But there’s side effects of having a garden, and having some 5 gallon buckets, or 3x8 microplots, seems like a worthy idea if you have the space and can keep the salt spray off them. A larger system might even be part of the “waste management” system.


(noboxes) #51

I wonder (as in: i don’t know) if that is scaring off anyone financing you. To get a break-even farm going from scratch will take time, and the first flood wipes it out, because as seasteaders, we know farms don’t float. I am all for gardens, but around here only the rich can afford them, everyone around here with garden or animals has had to hire lawyers and goto court over dogs roaming loose. It’s a two-way street : various farm animals are difficult (aka pricey) to keep contained also. And to be honest, farm animals can be just as noisey as dogs barking. One small farmer up the road here doused his garden in trash fire smoke every night: his food smelled like rural trash fire no matter how much it was washed. You could have such a neighbor impacting your farming operations, it simply should not be part of the seasteading business.

Please, it’s not me you need to convince about the value of a garden. I put maybe 50% more money than my land purchase price into lawyers, fence, etc before i gave up. Seriously, it would have been cheaper to float a farmette and live out there with it, and been healthier and more pleasant too. Your food department could be another plot of land 10 miles away from the floatie department and still be a viable and desireable business, owned and financed separately (for various reasons).

There’s to much in favor of seasteading (barring the legal and security drawbacks) to complicate the SSB with a good farm. I mean, if i decide to start up a new Delorian clone factory, would i pitch the idea to the bank as a necessary part of a farm for my employees? Would having a rotating pasture of alpacas be part of a business manufacturing boat engines? And i say this in all friendliness, we both know someone on irc who works next to a business with employees who turn rabbits loose to mow their lawn, and i think that’s a great idea, but it has nothing to do with their business or seasteading, and isn’t part of their business plan.


#52

I didn’t say it was an overnight ‘buy this’ solution. Sure, someone could throw a few million and put it together with off-the-shelf purchases, but in order to make it long-term feasible, it has to support whoever runs it. If we don’t have food on the table, we aren’t going to be doing much of anything anywhere else.

So, as a homestead operation, I cut expenses everywhere I can and make the payments, while working toward building the entire project. The components are critical to the functionality. Any electronic device without a power supply is just so much garbage.

The number one criticism that Bob Ballard had about the logistics of seasteading is that nobody was planning for food production, but, people have to eat…

If it’s not a fairly complete plan, how many more ways can it fail?

"… Complete Support Base… "


(noboxes) #53

I agree. But maybe the farming operation has a better chance of start-up financial success if it is made to put aboard a seastead from the get-go? Ballard and Neumeyer were not talking about a land-based operation. What if you reset the plan to building, and having on-hand in stock, operational and productive, ready-made hydroponics and various other seasteading drop-in packages built entirely for the seasteader? Instead of the land-based version of farming? And put it on a floatie to prove it can be done on a floatie, and be immune to the hurricane flooding that’s going to be inevitable for a water-front SSB? This will settle several issues of “farming the seastead” and reduce the acreage requirements on land.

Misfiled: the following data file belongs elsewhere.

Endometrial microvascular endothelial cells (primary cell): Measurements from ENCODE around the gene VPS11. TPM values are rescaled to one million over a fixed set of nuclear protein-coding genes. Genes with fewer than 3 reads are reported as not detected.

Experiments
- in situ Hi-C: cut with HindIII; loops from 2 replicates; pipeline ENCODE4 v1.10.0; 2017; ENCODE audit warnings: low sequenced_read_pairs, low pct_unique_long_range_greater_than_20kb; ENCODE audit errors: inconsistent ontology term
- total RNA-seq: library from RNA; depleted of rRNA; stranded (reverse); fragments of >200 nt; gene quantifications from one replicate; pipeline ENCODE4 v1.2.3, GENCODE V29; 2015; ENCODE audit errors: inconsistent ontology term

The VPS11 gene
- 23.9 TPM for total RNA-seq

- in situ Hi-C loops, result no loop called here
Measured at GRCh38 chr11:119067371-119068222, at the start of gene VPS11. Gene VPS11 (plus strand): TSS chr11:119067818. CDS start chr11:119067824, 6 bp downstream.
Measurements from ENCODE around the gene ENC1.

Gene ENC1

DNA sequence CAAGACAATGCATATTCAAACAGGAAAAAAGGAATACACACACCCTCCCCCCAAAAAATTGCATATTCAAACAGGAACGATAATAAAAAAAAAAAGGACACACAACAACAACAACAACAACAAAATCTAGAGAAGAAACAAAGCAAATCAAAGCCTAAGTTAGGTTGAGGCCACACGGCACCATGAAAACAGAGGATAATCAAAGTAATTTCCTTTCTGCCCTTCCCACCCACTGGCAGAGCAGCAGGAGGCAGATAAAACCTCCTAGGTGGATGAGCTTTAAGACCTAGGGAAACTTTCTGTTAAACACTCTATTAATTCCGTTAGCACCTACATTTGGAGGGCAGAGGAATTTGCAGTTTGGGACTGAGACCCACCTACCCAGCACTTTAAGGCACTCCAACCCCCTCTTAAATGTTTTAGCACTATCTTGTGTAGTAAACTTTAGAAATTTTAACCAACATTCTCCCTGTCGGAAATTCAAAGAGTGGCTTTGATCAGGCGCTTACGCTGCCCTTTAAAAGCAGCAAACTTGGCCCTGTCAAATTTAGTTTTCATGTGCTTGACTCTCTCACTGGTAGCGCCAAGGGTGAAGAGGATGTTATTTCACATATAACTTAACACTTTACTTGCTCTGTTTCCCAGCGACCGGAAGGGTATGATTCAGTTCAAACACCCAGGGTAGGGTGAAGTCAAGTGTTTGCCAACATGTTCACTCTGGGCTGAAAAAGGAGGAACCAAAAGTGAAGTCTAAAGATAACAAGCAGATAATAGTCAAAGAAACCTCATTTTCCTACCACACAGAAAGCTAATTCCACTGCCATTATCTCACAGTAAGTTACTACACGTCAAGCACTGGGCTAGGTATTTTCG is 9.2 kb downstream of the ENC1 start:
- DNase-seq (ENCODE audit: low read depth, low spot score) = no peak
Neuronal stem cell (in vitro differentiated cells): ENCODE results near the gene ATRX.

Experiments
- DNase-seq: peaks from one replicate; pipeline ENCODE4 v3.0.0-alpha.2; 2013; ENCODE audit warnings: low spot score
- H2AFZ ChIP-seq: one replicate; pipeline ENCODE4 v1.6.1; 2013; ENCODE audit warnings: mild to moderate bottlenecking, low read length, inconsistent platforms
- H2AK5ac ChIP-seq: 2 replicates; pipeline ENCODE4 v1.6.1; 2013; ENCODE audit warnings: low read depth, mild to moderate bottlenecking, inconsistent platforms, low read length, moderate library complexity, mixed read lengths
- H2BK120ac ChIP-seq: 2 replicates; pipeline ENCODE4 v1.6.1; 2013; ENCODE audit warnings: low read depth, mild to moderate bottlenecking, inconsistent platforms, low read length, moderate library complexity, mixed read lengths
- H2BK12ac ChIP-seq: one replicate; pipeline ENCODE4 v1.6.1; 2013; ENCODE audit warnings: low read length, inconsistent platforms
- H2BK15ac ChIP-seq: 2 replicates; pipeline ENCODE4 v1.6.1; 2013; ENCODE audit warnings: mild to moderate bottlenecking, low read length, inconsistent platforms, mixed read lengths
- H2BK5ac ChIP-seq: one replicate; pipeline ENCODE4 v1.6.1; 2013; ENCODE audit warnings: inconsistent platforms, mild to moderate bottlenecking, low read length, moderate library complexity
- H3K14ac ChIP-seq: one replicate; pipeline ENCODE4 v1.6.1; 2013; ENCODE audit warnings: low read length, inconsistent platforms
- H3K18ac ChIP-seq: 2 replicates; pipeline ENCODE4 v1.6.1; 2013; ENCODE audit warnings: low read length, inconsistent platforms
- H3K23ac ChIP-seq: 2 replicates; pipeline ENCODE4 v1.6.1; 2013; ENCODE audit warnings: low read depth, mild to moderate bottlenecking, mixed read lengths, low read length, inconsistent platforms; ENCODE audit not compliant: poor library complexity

(noboxes) #54

I am on your side. I am all for eating food, i have eaten some food in my time. I’m an omnivore, and i can be picky. And i like to smell the plants my food is being produced by. Remember, this is someone who planted a garden on the roof when that was the only way to have a garden. I am only trying to find acceptable ways to more tightly integrate the farm to the seastead concept (that vertical integration thing), and get more positive features of it for you and for financiers. I mean, if it is built on a floatie, and isn’t wiped away in a hurricane, that’s a plus all the way around, isn’t it? And if you can point to it as such and it’s plain to see that the seasteader needs it and it’s obviously working, it’s an impulse sale for you, right?


#55

The components of each seastead will vary according to the design and design goals of the people making it. “Here! I have brand X-aquaponics/hydroponics/etc. You have to adapt your design to fit what I’m selling” isn’t my goal.


(noboxes) #56

Item #1 : available for sale as is, here it is, it’s working as is.

Item #2 : it’s like Item #1, but built as needed to your specs.

The problem with Item #2 is it has your name on it, and the new owner can bad-mouth you all over the internet if their mods to your thing do not work like Item #1. But there is Item #1, it’s providing you food and/or some other services, and it’s a business tax deduction.

But yea, chances are i am wrong all over this.


#57

Not my point, nor my goal.

My goals include providing a place people can model, test, build their concept, not sell them the parts to a kit.

You have your systems concepts, or you didn’t plan space for them… I’m not providing a one-stop-shop seastead kit-store. I’m planning for each builder to need a place to model, test in scale and build their design, not variations of mine (unless, of course, they choose my design, then I can try to help)


(noboxes) #58

I appologise. I keep on thinking you want to sell IMTA systems, and the methane generators too. It might help keep the lights on, pay for satalite internet, etc etc…


#59

Yes, I want to prove my IMTA, including the wave-reduction zone concept works. Then I might have partial ownership in my concept. Going to take University backing to get the necessary permits for that, though.

Biogas? Most certainly. There is a whole host of issues that will have to be accounted for, on a concept-by-concept basis. How much space do you have to dedicate to a Digester system? How much Biogas do you expect to need on a daily basis? I can backtrack and figure up a design that should put that out, based on sufficient quantities and the types of feedstocks…


(noboxes) #60

I am so confused. Didn’t you just say you were not going to sell kits etc?